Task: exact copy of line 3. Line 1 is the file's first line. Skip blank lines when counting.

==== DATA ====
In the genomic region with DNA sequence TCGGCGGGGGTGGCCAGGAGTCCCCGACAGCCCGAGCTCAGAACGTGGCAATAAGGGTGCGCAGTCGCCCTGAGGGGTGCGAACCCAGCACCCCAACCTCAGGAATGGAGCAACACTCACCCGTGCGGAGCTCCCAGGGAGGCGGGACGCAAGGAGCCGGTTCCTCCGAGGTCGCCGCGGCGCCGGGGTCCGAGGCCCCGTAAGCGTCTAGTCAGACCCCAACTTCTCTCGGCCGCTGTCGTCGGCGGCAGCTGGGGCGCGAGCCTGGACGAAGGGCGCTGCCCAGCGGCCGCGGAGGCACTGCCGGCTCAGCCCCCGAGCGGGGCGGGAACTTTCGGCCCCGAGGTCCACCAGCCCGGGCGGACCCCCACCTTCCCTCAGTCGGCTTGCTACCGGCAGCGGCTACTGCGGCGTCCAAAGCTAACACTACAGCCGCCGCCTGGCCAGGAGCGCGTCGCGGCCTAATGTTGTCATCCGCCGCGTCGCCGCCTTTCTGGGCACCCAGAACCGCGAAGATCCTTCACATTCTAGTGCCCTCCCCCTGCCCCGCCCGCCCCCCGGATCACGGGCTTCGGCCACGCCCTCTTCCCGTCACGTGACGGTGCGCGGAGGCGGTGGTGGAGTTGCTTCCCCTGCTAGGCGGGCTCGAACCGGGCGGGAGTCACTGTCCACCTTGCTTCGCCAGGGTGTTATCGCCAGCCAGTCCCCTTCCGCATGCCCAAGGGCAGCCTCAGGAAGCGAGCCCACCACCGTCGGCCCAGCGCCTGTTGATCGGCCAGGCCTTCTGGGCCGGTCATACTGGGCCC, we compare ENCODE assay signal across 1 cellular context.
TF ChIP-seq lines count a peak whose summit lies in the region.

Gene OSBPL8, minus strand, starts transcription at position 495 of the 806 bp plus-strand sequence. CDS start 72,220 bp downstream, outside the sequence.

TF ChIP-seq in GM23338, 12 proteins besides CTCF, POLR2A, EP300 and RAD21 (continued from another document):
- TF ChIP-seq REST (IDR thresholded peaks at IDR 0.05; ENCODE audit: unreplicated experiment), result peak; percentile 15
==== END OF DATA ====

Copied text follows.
Gene OSBPL8, minus strand, starts transcription at position 495 of the 806 bp plus-strand sequence. CDS start 72,220 bp downstream, outside the sequence.